• Clinical science

Magnetic resonance imaging


Magnetic resonance imaging (MRI) is a tomographic imaging modality that employs electromagnetic fields and radio waves rather than ionizing radiation to visualize structures and processes within the body. Due to the high level of detail it can provide, MRI is especially useful for imaging soft and nervous tissue. MRI operates by generating a strong electromagnetic field that forces the protons of hydrogen atoms in the body to align with that field. These protons are then stimulated by pulsing a radiofrequency current through the patient, causing them to spin out of alignment. Once the radiofrequency current is turned off, the protons realign with the electromagnetic field, releasing radiofrequency energy that is registered by detectors and computed to generate an image. Unlike radiography, MRI does not employ ionizing radiation, so it is not associated with associated adverse effects. However, due to their time-consuming and cost-intensive nature, MRI studies may not be the preferred approach compared to radiographical studies, especially in emergency settings. In addition, the strong electromagnetic field produced by MRI interacts with ferromagnetic materials, making it impossible for patients with certain nonremovable metal implants to undergo the procedure.


MRI is particularly suitable for examining soft tissue structures and nervous tissue, e.g.:

The American College of Radiology offers ACR Appropriateness Criteria®, which are evidence-based guidelines intended to help healthcare providers in making clinical decisions regarding imaging for a wide variety of diagnostic and interventional topics. They can be found at https://acsearch.acr.org/list. [1]

MRI is indicated especially for the evaluation of soft and nervous tissue, while CT is preferable in the emergency setting and for the evaluation of bone structures!


Absolute contraindication: patients with ferromagnetic medical implants

Always ask patients about medical implants before performing an MRI!

We list the most important contraindications. The selection is not exhaustive.



  • Time to echo (TE): The time between the delivery of external radiofrequency energy and measurement of emitted radiofrequency energy on MRI.
  • Repetition time (TR): The amount of time between radiofrequency pulses delivered to a slice on MRI.

Signal intensity

MRI images display not only morphological features but also characteristic signal intensities for every type of normal and abnormal tissue.

  • Hyperintensity: Tissue has higher signal intensity and appears brighter than surrounding or normal tissue.
  • Hypointensity: Tissue has lower signal intensity and appears darker than surrounding or normal tissue.
  • Isointensity: Signal intensity and tissue brightness are the same as those of surrounding or normal tissue.

Findings based on MRI sequence

MRI Sequences Description Hyperintense Hypointense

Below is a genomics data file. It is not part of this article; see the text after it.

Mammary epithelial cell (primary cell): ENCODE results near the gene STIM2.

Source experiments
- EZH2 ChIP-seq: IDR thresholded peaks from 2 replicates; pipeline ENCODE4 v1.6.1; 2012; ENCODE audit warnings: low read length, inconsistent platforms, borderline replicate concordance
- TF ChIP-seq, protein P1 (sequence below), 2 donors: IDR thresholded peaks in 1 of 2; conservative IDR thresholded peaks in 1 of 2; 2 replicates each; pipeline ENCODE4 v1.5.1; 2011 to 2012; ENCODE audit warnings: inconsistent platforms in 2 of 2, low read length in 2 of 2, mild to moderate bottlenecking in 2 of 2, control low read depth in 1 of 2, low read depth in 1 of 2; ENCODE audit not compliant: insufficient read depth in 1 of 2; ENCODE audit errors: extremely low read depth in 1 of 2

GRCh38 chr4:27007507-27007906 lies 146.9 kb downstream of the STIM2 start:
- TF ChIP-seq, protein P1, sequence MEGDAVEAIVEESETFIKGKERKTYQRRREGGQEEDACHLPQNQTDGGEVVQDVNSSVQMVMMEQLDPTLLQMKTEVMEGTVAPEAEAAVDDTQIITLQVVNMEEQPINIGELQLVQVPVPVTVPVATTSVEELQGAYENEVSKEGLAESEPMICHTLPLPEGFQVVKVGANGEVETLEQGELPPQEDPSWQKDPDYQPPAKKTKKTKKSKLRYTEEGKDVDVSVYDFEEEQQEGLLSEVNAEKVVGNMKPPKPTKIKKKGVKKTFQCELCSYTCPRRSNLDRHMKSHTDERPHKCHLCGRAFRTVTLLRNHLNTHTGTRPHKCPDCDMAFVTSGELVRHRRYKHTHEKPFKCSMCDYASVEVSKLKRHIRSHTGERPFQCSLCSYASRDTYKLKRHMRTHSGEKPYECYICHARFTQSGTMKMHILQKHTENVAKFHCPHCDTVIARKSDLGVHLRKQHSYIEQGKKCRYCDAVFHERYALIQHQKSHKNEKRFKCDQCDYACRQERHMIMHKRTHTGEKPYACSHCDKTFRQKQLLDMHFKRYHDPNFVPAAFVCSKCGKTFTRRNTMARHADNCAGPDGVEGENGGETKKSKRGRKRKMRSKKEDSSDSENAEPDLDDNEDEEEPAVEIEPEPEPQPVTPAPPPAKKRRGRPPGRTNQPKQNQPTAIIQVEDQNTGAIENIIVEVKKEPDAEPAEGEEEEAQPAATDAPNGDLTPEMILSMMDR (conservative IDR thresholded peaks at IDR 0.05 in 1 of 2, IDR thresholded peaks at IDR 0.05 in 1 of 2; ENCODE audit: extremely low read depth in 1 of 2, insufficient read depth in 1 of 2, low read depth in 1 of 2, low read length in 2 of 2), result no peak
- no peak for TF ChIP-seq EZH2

• Pulse sequence that uses short time to echo (TE) and repetition time (TR)
  • Contrast and brightness are primarily determined by the rate at which excited protons return to equilibrium (i.e., to the main longitudinal magnetic vector from the transverse plane).
  • Pulse sequence produced by using long TE and TR.
  • Image determined by the rate of transverse relaxation (spin-spin relaxation), i.e., differences in decay of proton spin from the transverse plane (toward the main longitudinal magnetic vector)

Water appears hypointense in T1 weighted images but hyperintense in T2 weighted images!

WW2: "Water looks white in T2

MRI with contrast

Gadolinium-based contrast agents are most commonly used for MRI.

  • Mode of action: Gadolinium shortens the relaxation time of protons in its vicinity (especially protons in water molecules), thereby increasing the contrast of tissues that carry it.
  • Application: usually intravenous
  • Complications
    • Nephrotoxicity: Gadolinium-based contrast agents should be avoided in patients with significant renal failure (GFR < 30 mL/min), particularly those receiving dialysis.
      • Possible complication: nephrogenic systemic fibrosis:
      • If gadolinium-based contrast MRI is absolutely necessary in a patient with renal insufficiency, precautions should be taken (although scientific evidence for these recommendations is limited, they are considered “good clinical practice“).
        • In general: Low-risk contrast media based on macrocyclic, nonionic chelating agents should be preferred.
        • GFR < 30 mL/min: single dose with smallest amount possible, and no further MRI examination with gadolinium-based contrast agents within the next 3 months
        • Dialysis patients: Gadolinium-based MRI examinations should be done on the day of dialysis before the dialysis session, followed by an additional dialysis session the day after (close contact to the supervising dialysis center is required for organizational purposes).
    • Neurotoxicity: In a few isolated cases, deposition of gadolinium in CNS structures has been reported. However, it is not clear if this phenomenon is a clinically relevant complication.

last updated 07/10/2020
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